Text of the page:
More information on radiant floors: EERE (US), Klaus (Spain), Self Build ABC (UK)

Moving House without CO2

A new home always means packing up your things and moving them into your new space. Here a few tips on how to make the whole job more pleasant and eco (2 things that normally go together).

reuse cardboard boxes instead of buying new ones.
Find out when the paper gets collected in your neighbourhood and you’ll have plenty of boxes to choose from if you live near shops. Or ask your local corner store or supermarket for boxes.
• Try to avoid bubble wrap
You can wrap fragile objects in your bed sheets, clothes or towels that need to be moved anyway to the new place. For an alternative to bubble wrap check out Geämi. Make sure not to use very large boxes and to mix heavy and light objects in each box to avoid super heavy boxes as lifting those can seriously damage your back.
• Try to avoid CO2 emission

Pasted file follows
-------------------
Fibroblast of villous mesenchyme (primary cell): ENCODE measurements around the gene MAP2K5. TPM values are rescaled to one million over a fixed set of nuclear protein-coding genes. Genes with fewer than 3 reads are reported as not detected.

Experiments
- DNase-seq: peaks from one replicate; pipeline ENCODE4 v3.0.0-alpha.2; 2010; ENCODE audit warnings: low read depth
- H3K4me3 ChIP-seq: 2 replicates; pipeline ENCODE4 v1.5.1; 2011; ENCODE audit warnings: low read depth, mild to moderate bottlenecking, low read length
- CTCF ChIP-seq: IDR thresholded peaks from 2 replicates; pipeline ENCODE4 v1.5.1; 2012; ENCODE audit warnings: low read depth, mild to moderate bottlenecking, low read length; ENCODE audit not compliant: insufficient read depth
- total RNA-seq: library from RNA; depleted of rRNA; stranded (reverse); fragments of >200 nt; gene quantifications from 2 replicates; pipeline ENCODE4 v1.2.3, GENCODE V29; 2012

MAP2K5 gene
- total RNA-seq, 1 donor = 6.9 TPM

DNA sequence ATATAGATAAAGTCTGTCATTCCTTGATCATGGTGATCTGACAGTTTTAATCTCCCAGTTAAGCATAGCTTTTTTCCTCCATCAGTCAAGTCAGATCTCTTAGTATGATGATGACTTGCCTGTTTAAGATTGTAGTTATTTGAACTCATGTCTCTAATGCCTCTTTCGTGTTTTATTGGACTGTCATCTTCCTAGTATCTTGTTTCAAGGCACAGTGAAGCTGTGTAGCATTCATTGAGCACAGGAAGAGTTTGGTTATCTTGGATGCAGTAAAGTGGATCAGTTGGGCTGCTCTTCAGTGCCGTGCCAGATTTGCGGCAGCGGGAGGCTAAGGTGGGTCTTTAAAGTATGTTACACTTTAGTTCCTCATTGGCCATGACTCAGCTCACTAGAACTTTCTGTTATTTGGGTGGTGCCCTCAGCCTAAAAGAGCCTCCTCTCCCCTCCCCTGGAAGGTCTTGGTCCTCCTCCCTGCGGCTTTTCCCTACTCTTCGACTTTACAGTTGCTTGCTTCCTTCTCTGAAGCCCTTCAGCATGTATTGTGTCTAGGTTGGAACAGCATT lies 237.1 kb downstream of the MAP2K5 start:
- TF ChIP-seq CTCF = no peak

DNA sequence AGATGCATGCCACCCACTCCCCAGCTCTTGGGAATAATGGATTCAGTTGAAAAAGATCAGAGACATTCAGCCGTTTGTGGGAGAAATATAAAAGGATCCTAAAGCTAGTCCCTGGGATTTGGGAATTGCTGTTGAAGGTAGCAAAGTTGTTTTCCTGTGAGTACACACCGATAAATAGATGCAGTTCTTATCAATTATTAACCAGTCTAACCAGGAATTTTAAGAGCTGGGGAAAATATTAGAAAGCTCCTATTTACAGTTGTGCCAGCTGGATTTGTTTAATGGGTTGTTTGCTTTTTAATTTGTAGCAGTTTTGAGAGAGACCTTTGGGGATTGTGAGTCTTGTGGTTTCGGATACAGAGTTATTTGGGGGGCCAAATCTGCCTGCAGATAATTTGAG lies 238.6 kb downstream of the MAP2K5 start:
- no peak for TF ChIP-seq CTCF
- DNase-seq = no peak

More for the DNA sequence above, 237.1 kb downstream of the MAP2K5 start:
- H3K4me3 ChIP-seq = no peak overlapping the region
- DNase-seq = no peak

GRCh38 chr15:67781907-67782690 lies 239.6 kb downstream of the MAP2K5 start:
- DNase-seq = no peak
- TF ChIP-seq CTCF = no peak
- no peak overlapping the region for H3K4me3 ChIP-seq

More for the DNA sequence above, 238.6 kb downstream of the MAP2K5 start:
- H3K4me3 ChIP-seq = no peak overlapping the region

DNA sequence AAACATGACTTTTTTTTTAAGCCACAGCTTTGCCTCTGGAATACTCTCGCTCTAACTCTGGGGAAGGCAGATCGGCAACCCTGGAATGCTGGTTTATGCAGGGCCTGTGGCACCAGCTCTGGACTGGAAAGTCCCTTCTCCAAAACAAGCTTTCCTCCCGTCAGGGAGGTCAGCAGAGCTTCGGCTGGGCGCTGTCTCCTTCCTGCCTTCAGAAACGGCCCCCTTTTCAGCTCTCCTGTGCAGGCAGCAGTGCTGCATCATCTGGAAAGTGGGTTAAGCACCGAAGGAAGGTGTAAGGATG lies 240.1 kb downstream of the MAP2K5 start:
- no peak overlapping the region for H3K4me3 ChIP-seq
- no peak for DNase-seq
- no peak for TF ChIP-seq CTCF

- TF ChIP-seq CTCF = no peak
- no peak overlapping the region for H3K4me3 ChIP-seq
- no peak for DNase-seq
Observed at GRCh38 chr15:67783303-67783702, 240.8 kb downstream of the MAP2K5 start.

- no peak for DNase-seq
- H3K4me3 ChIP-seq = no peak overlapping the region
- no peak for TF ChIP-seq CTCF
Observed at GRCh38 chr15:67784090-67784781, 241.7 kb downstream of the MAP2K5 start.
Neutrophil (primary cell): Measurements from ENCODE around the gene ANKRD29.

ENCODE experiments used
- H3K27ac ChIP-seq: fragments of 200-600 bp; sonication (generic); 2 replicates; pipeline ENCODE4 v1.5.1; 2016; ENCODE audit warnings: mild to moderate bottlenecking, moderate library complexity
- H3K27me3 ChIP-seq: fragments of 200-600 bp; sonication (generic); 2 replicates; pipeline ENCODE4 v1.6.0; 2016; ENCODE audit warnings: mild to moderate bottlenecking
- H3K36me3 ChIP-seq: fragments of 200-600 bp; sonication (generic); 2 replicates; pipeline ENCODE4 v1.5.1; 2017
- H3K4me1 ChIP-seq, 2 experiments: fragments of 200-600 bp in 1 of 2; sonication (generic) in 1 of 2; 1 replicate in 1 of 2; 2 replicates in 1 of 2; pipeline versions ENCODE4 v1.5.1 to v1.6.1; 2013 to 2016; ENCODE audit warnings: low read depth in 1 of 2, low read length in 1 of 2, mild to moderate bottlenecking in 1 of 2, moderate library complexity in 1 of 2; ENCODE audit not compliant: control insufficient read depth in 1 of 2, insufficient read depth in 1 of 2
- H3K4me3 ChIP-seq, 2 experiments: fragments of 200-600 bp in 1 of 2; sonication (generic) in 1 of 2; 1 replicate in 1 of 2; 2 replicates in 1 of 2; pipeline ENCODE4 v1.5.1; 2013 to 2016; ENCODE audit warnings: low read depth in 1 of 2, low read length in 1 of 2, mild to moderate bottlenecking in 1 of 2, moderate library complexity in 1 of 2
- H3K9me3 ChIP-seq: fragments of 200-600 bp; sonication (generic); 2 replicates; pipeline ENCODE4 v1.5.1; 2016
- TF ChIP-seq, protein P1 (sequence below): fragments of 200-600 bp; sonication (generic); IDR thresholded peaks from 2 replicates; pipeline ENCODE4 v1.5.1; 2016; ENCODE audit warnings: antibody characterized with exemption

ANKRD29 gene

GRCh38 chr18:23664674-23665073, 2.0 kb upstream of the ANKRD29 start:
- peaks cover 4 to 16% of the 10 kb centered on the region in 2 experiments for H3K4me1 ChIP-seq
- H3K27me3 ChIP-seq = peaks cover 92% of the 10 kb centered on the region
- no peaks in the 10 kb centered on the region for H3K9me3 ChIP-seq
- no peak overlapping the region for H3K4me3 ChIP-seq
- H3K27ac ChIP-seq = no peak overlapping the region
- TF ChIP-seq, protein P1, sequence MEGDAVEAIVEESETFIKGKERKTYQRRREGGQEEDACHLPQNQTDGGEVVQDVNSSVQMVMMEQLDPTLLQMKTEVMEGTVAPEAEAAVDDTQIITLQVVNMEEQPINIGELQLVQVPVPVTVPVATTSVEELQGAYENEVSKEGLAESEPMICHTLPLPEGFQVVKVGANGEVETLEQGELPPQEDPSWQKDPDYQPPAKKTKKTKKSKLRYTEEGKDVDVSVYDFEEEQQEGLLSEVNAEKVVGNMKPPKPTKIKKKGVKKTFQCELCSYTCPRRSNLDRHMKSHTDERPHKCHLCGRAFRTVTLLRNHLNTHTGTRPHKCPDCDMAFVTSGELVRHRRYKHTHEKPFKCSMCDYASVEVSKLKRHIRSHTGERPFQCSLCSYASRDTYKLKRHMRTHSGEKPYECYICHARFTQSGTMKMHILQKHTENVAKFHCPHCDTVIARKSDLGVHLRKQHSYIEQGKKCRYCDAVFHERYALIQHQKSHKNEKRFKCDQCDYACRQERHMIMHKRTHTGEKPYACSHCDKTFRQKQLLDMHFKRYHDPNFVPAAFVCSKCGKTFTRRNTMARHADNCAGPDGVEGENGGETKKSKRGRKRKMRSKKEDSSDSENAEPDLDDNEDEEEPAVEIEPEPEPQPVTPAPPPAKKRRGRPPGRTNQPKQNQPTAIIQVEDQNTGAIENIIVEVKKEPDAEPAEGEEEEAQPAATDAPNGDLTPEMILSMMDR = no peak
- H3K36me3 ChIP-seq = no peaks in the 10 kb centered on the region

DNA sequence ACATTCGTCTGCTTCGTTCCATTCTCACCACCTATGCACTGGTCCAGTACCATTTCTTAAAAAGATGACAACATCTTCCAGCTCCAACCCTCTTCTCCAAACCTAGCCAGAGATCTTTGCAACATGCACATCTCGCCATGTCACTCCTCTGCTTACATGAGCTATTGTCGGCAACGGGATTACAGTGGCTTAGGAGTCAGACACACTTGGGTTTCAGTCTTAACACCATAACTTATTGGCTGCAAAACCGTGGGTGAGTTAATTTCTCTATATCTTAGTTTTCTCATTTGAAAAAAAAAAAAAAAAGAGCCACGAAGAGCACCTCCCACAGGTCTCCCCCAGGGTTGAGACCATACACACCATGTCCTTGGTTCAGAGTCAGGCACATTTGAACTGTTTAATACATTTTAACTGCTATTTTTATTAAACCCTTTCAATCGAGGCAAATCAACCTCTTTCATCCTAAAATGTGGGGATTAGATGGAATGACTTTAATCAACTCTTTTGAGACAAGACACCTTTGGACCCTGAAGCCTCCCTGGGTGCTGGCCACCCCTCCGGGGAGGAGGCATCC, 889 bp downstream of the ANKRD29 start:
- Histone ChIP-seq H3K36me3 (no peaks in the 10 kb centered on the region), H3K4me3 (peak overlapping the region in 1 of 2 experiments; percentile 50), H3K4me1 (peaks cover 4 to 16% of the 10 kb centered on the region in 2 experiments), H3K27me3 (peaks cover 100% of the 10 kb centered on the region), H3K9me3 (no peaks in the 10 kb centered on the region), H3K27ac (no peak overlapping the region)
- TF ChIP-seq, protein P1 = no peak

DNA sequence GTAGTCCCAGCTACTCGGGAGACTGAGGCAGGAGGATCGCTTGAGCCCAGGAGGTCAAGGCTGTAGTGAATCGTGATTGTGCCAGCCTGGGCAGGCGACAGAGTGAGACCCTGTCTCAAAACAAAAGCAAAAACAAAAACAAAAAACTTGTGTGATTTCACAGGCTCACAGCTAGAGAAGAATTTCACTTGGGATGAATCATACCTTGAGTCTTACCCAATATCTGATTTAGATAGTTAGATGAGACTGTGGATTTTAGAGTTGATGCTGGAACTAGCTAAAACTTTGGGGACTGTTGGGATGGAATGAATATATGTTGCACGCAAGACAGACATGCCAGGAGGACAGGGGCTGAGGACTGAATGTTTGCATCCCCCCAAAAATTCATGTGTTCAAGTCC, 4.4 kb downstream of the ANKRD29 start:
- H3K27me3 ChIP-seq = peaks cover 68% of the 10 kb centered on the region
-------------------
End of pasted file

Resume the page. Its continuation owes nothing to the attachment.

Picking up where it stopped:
Now, if you move countries or larger distances, are the proud owner of a nice piano or just own a lot of furniture already I don’t suggest you move by bike. Your options in this case would be finding a transport company that rent out energy efficient transport modes (hydro, electric, solar, …) or if that’s not on offer yet, compensate your CO2 emission by becoming a member of for example CeroC02 (Spain) or the CarbonNeutral Company(UK). The mission of these companies is to reduce CO2 by for example investing into anti climate changing technologies or forestry projects.